When it was time to move into a mainstream kindergarten class we got great advice from the pre-school teacher. We made a video and she or I would go talk to the children about what to expect when Don joined them. We asked Don how he wanted his disability to be described. Out of three or four choices he chose “I have an injury in my brain that makes it hard for my brain to talk to my muscles.” Kids didn’t have too many questions but it definitely helped them t welcome him the next day.  

In first grade Don was up in front of the class and we presented together. No video was needed and they had a lot more questions. I got a chuckle out of “how does he sleep”. I could tell that they did not know how to picture him out of the chair. I asked him what he wanted me to say and they got the idea that he could make decisions like that.  We talked about how much he liked pizza, what his favorite cartoons were and things that let them see that he was just like them, only he couldn’t move the way they could. One of the things I told them was that he had some different ways of communicating and we demonstrated what his “yes” and “no’ sounded and looked like. I challenged them to ask him some yes/no questions right then so they could see how he could answer. Later, I heard some say “do you want to play with me? yes or no?” It was a very fun way to launch him being part of things.

As Don got older there were fewer children at school to introduce to him so most of our talks about disability became at the store or park. I’d watch for the timing, and if a child looked like they were trying to figure Don out I’d ask them if they wanted to ask about why he was in the wheelchair. Most said yes. I’d give a sentence or two and offer some suggestions for how they could play with him.  I was able to help Don be included and overhearing the kids later say “Mom, I played with him and he’s my friend” really made my/our day.  It helped that we were always the ones with the really cool sand toys to share.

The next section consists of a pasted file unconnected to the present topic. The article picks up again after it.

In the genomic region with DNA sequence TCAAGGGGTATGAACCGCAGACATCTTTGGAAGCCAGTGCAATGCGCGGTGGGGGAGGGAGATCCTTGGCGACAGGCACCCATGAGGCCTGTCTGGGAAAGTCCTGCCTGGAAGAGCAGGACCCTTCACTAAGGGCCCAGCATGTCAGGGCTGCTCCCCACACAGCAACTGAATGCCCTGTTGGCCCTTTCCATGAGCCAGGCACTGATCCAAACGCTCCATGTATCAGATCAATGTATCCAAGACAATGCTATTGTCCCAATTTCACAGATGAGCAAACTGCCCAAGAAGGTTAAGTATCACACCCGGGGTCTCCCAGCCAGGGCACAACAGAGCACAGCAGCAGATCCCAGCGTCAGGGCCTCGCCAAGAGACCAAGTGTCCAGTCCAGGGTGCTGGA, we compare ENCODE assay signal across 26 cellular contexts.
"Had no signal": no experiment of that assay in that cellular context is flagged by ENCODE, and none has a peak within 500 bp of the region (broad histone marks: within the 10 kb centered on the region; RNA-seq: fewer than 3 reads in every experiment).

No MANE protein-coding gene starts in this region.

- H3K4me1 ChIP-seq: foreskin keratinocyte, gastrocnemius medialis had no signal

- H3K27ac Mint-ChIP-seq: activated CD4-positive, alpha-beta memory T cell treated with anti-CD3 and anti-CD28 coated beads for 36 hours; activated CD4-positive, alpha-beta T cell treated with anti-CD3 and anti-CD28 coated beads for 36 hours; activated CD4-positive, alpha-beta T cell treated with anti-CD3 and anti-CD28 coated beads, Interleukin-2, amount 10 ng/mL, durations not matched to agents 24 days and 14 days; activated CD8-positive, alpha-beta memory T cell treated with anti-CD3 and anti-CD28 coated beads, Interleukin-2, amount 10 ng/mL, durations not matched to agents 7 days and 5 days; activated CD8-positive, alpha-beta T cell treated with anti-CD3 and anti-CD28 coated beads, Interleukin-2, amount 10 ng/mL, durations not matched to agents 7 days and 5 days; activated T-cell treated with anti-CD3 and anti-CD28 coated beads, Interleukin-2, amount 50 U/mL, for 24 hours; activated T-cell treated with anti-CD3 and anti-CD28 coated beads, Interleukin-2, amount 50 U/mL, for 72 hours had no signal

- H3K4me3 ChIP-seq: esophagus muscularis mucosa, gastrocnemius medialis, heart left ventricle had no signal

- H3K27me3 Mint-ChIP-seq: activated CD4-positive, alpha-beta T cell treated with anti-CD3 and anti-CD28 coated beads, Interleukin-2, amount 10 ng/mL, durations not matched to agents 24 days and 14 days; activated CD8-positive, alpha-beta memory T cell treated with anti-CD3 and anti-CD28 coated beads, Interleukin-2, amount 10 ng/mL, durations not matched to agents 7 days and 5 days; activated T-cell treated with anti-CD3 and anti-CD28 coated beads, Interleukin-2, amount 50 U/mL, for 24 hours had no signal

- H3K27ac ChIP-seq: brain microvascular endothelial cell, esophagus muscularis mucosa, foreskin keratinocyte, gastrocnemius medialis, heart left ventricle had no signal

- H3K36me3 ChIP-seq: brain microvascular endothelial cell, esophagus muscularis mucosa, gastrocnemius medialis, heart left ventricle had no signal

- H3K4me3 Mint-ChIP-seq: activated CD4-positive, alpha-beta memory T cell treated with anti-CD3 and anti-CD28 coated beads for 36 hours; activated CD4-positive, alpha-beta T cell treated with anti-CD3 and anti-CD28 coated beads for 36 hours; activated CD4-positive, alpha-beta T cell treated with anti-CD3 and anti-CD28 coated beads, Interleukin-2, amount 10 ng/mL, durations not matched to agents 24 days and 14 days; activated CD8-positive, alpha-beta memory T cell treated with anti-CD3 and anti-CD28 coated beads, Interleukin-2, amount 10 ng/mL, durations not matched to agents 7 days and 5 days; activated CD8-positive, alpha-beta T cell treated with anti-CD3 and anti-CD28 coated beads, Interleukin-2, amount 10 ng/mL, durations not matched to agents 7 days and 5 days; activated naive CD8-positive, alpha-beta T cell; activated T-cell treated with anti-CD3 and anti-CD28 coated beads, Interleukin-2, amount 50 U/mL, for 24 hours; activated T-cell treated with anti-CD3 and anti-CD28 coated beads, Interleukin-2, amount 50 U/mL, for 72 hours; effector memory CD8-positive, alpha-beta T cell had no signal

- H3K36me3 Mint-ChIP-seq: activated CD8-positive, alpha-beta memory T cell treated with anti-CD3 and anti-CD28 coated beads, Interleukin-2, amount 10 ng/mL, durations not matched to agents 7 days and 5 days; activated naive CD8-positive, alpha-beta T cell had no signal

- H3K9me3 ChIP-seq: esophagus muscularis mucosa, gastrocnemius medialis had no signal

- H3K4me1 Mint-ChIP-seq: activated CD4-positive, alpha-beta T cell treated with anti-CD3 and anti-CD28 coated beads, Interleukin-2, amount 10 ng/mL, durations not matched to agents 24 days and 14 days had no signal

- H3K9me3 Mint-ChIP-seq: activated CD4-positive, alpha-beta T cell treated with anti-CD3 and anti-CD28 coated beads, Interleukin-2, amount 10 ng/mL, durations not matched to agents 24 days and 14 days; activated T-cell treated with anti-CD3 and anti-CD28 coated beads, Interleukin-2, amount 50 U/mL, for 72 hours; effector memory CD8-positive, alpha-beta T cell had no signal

I noticed as my children grew older that they worked together to continue to assure that Don had a place in any group. Though she hated crowds his sister even accompanied him to high school dances so he wouldn’t have to have an adult hanging around. It has been a lot of effort to extend ourselves so much but very worthwhile.

Don is by nature far more sociable than me, and he feels completely comfortable now at college age going into a group of people he doesn’t know. As a young adult he doesn’t feel much need to explain himself but he is very articulate if he ever has the need to.



How babies shift their awareness

Feldenkrais-Method-practitioner-for-childrenBabies have the natural ability to shift the focus of their attention.  The shift can be from one object to another, or one sense to another or even from focusing internally to focusing externally.  Internal focus gives them the ability to gather information about how they experience and feel an action.  External focus gives them information about the environment, whether it is the surface they are on, mom’s face, or the music they hear.  Being able to shift attention is imperative for learning.  Enhancing this skill is a big component of Anat Baniel Method or Feldenkrais work.  Learning increases exponentially with increased ability to focus on how it “felt” to do something.  It’s important to focus long enough to notice the details which will make it possible to create the experience again.